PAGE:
Super Early Bird Ends
October 31, 2023
May 21, 2024
June 20, 2024
The overall yield is predicted at 3.6 million tons, lower than California’s 4-million-ton average but shaping up to be similar to 2020’s low-yielding smoke-tainted vintage because of the series of wildfires in the state.
The harvest weather has been positive in general – the consistently warm, dry temperatures and severe drought conditions have accelerated the ripening and brought forward harvest dates. Yes, unlike other crops, lack of rain can actually benefit wines than destroy them. Drier conditions have helped keep the fruit clean with close to no reports of mildew or rot.
With the growing season and harvest starting early and in full swing, it is good news because mother nature is uncertain around parts of California this time around and the threat of wildfires is always looming large.
Yield-wise, a lighter crop is being reported in regions of the Lake, Mendocino, Napa Valley Counties, and the biggest provider, Central Valley. Some areas on the Central Coast, parts of Sonoma County, and Lodi may produce a higher yield, but it is still too soon to tell. While the drought could result in significantly better quality, the shortage of rainfall has led to drier soils, causing inconsistent growth in grapes, which in turn has led to a lower yield.
Here’s a brief overview of the major growing regions:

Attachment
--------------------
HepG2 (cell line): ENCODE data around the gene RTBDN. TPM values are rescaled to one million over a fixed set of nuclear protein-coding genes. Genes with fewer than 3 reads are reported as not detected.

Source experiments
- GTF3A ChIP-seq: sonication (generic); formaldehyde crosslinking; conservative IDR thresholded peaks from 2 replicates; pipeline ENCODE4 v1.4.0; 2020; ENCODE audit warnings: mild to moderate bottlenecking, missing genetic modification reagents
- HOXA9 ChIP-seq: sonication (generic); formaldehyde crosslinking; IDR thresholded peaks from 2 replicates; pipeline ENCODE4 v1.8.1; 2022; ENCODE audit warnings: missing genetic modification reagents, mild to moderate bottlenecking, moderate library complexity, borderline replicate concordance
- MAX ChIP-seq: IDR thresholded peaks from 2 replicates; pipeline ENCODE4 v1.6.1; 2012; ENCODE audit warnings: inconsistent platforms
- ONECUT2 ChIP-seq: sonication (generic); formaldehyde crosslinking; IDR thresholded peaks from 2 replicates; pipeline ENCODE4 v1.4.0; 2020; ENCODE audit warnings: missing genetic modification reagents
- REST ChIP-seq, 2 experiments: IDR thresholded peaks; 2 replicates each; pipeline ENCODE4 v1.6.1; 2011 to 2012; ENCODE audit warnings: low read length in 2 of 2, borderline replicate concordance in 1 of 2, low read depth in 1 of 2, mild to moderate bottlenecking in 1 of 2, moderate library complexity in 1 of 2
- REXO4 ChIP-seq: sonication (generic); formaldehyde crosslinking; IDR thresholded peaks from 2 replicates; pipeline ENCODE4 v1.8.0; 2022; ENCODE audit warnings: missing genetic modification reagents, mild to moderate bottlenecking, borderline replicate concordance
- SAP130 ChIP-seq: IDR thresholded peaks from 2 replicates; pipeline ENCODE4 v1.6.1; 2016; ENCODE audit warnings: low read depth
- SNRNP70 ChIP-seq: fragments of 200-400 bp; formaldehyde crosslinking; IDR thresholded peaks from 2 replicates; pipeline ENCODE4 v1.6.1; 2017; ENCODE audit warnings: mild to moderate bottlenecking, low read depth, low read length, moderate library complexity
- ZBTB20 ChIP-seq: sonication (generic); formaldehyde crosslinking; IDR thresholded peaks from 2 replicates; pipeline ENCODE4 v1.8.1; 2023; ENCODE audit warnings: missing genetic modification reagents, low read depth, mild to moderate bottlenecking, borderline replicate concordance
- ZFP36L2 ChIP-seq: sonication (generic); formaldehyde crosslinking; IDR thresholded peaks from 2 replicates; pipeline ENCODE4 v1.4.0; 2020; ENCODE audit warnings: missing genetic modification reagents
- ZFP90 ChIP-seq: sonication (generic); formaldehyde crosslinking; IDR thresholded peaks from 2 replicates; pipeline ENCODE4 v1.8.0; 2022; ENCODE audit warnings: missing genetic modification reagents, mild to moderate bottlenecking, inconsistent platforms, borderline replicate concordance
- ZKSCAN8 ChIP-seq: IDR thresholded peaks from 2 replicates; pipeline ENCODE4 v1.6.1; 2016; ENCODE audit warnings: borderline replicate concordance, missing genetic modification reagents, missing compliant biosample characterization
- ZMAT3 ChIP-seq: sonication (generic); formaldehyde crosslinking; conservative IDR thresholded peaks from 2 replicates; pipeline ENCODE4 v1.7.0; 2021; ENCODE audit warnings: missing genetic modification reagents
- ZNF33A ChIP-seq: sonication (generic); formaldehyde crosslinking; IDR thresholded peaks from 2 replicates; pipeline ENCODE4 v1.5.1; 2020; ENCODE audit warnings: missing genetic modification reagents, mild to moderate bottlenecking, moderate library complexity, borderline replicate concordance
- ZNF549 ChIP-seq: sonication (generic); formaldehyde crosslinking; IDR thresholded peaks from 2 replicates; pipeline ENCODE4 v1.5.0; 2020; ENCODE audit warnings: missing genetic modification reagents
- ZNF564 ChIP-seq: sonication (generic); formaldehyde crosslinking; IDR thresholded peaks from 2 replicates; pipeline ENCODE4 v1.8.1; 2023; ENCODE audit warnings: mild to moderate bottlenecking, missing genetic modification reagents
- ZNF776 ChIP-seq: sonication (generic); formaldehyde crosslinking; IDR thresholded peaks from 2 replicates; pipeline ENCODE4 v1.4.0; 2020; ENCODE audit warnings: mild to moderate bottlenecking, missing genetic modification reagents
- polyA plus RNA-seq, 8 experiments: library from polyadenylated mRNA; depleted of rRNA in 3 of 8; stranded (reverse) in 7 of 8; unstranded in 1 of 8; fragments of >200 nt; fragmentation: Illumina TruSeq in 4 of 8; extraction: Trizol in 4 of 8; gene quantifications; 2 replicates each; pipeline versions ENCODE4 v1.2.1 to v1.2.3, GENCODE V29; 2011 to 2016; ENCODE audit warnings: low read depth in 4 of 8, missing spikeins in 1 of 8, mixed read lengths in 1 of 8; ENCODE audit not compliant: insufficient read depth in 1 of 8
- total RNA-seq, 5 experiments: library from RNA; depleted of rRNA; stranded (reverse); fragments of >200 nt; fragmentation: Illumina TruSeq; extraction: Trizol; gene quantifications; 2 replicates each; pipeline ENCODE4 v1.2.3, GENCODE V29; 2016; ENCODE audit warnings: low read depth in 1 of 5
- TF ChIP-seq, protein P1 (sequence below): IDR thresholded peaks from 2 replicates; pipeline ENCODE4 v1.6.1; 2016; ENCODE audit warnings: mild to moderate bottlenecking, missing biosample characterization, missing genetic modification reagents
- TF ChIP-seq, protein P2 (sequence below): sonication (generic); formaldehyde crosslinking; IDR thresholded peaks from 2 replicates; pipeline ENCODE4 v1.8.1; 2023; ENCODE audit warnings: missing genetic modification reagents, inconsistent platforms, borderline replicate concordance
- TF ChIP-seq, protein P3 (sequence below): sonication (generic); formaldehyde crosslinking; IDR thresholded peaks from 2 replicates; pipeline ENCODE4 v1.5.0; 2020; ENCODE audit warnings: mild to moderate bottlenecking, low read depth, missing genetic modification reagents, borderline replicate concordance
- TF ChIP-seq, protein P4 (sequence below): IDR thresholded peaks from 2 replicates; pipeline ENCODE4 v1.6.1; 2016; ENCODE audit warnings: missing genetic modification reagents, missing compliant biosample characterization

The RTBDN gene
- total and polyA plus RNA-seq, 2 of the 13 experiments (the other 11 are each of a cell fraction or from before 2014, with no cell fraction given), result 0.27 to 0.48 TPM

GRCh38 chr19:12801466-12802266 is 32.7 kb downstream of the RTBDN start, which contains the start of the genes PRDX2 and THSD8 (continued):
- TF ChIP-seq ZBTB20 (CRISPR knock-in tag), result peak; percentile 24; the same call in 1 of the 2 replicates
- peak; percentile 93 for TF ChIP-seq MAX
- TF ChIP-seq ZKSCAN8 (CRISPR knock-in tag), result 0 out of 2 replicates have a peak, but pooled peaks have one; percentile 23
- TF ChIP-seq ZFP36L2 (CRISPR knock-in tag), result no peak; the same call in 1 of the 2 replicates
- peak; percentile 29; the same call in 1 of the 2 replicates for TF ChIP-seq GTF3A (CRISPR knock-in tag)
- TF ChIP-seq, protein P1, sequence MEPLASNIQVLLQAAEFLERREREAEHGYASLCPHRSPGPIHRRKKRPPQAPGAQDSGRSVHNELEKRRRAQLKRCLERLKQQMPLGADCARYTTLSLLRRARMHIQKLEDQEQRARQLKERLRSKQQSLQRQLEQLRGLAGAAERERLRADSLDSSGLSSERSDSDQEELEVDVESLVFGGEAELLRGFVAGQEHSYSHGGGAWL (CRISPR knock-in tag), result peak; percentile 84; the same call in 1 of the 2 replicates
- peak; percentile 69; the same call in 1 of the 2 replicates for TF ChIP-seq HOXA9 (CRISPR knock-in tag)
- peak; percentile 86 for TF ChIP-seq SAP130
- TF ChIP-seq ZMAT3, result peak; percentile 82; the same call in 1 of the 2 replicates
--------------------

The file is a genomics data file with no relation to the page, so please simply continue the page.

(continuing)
Cabernet is already being picked on the North Coast, a process that generally begins around October. Although different areas and varietals have different picking times, early picking is the pattern being witnessed across the coast. All indicators are pointing to the crop coming in lighter than average. Chardonnay is coming in light in Los Carneros and Mendocino but is booming in Alexander Valley and parts of the Russian River. Harvest and pickings are looking good this vintage on the Central Coast. However, San Miguel and Northern Paso Robles have reported a 10% shortfall compared with last year.
Chardonnay and Zinfandel are coming in considerably lighter. Cabernet and Merlot are already being picked even before Sauvignon Blanc in some regions. The drought has had a severe effect on the crops in this region, so it would come as no surprise if Lodi’s crop comes out potentially lighter.
All in all, winemakers across the regions are singing a similar tune – while yields may fall below estimates, the quality of grapes in terms of flavors, concentration, and aromas have been fantastic and outstanding. Hopefully for the growers, if the quality stays intact, lower yields could fetch better prices. Still, the market is uncertain post the pandemic, and predictions are tough to make regarding travel, tourism, hotels, and restaurant sales. It will be interesting to see how things pan out in the next few months, but demand-supply seems balanced for now.
Article Written by: Prithvi Nagpal, Sommelier
Prithvi Nagpal is one of the youngest sommeliers and critics in the world and is on course to complete his WSET level 4/ diploma in wines and spirits from Hong Kong. Extremely passionate about wines and spirits, He runs a beverage consultancy and a luxury wine and spirits review page on social media where he reviews premium, artisanal wines, and spirits to create awareness and help grow the culture.